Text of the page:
Tuesday, 28 June 2016

A divisional tour of New York

Tom Clancy's The Division



Platform tested: PlayStation 4

Ubisoft takes on multiple genres and a post-apocalyptic New York in it's latest multiplayer oriented game. What seems like an endless wait from it's magnificent E3 2013 reveal with it's now famous car door animations, the eagerly awaited Tom Clancy's The Division is finally here! Tested heavily in coop by myself and a friend, I'm here to share my thoughts on the ambitious title.

One could mistake The Division for being a typical third person cover shooter and perhaps the first minutes of play actually gives you that very impression. You would be kind of wrong though, because it's actually a RPG and online it's basically a MMORPG. Both these genres in the game are of course using traditional third person shooter mechanics. There's no golden rule that you need swords, magic and dragons to be an RPG. Division sets itself in a fairly unique position as such, though both the popular and recent Fallout 4 and Destiny games also fit this description. Destiny is perhaps the closest layout similar to this game, at least from what I've gathered, as it's very much an MMORPG.





The Division takes place in Manhatten, New York, where a deadly virus has spread in our not-so-distant-future.The whole city centre is in lock-down and the law has lost control. Leaving the area uncontrolled and open for looters, criminals and organized crime to take place. You're a sleeping agent for the unit called The Division. These agents have as a goal to build up the fallen society and keep the streets safe for civilians. It's a somewhat ridiculous scenario, yet a uniquely neat one, that's explained through the mainline story cutscenes. Depthwise the story is further explained on mobile phone recordings, small video segments and so-called "echo" holograms spread all over the city.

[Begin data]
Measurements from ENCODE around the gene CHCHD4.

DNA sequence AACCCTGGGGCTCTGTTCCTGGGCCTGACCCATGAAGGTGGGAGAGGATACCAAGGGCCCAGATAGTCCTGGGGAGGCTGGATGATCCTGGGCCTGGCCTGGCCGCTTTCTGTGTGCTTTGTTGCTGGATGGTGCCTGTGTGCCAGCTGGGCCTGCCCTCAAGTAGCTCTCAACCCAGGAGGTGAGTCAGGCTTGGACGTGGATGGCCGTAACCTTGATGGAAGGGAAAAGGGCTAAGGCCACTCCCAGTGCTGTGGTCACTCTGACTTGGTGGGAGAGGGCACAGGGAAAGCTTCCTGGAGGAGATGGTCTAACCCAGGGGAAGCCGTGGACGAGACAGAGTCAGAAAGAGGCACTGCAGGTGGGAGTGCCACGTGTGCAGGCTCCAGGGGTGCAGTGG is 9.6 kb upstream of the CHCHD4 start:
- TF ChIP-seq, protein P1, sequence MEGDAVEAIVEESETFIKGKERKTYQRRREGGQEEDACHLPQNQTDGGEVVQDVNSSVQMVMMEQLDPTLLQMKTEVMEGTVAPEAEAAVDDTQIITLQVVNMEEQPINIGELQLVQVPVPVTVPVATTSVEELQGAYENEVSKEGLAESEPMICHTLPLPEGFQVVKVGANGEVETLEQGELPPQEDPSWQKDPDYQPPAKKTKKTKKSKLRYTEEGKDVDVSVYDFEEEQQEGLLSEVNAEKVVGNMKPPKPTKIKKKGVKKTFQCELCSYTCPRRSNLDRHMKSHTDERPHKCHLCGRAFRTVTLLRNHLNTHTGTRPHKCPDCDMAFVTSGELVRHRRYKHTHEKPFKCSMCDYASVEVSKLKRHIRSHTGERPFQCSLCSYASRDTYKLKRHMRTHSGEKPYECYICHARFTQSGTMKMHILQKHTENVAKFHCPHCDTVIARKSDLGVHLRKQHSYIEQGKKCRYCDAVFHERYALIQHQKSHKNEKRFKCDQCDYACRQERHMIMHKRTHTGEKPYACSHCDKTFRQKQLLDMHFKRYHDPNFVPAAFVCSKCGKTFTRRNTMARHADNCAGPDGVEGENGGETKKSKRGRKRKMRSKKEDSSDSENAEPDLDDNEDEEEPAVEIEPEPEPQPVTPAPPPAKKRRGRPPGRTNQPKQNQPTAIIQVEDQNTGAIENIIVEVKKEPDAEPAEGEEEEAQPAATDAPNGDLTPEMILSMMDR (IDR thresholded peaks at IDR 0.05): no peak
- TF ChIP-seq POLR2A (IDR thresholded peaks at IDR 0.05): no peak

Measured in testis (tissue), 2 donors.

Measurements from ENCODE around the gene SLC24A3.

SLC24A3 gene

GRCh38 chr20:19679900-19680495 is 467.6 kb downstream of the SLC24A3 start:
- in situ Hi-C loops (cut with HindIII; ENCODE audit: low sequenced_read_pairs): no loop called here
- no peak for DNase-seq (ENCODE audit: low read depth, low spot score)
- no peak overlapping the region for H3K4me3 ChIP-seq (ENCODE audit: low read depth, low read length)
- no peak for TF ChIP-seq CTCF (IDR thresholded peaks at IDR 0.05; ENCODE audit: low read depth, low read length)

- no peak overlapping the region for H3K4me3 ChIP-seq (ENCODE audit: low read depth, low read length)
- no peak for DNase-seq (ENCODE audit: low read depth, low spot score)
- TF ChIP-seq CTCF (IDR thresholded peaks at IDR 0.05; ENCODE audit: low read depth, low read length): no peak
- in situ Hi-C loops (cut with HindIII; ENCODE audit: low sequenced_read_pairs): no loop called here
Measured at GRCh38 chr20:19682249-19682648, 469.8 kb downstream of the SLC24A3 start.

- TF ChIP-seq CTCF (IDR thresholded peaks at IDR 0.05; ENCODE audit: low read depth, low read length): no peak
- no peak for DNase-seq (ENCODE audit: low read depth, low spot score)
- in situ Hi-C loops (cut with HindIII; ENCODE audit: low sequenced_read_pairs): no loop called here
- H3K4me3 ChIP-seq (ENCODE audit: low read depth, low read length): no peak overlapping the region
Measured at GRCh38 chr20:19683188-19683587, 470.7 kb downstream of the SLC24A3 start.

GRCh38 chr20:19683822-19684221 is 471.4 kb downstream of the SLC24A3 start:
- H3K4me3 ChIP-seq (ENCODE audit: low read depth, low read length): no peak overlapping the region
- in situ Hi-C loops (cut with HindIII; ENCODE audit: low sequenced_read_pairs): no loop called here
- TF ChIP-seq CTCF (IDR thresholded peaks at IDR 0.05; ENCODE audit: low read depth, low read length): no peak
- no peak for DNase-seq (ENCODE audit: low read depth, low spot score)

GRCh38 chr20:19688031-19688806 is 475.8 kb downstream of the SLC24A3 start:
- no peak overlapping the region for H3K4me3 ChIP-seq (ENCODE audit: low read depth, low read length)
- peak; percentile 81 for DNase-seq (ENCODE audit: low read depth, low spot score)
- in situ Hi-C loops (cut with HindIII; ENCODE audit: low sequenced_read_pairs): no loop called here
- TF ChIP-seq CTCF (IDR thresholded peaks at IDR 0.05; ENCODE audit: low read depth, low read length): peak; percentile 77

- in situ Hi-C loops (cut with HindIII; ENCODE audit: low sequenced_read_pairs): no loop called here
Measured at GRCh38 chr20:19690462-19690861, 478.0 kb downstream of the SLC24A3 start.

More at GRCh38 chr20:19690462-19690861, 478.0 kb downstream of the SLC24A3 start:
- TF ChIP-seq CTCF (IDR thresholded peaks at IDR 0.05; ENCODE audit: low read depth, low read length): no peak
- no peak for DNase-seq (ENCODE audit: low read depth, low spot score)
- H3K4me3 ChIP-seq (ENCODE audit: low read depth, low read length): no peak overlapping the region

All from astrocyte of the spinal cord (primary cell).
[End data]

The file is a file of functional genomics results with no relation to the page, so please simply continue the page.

The Division is set in two main types of areas in Manhatten. The normal playing area has you roaming streets on your own, up against hostile AI enemies with up to four friends. Completing tasks, story missions and side quests. Successful completion grants you means to build up your own main base of operations and level your character. Roaming the streets though, only puts you in small firefights, but accessing main missions gives you the options to play them with random players or friends. Resulting in a high reward of XP and points to upgrade your base with. I perhaps would have liked to see other random players walk the streets in general, but I guess it's to give people an option to play it almost entirely on their own as a singleplayer experience.





The other main area of the game is the free-for-all dark zone. Here there's really tough AI to fight againt and other online players walking around. It's basically a MMO styled game. Equipment and weapons obtained have to be extracted with helicopter from designated pickups if you wish to use them in the normal "safe" playing area. This will require the player to brutally fight your way to a pick up point and keep the loot safe until the chopper arrives. Other players either fight with or against you. Killing real players tags you as a rogue and being one is extremelt dangerous, as it's basically putting a "wanted" reward on your dead corpse. The fear of meeting higher level rogues, especially if they work together in a group, quickly becomes evident and adds a whole new element to surviving the dark zone. All in all the dark zone is a really neat gameplay idea!

To explain further then; basically the game is a coop, storydriven singleplayer in the normal streets, then switches to becoming an MMO in missions and in the dark zone. It's a seamless and well crafted experience. Even if you don't want to play with others it's easy to simply play through the story and jump into missions on our own without actually having to deal with the online part. However, if you want help you can just connect to random players through a quick start option and view them as AI helping you! The way it smoothly deals with you being offline and online is well implemented, and nothing you need to think about. If you're a singleplayer gamer only, you don't need to worry about the online part as being a daunting experience.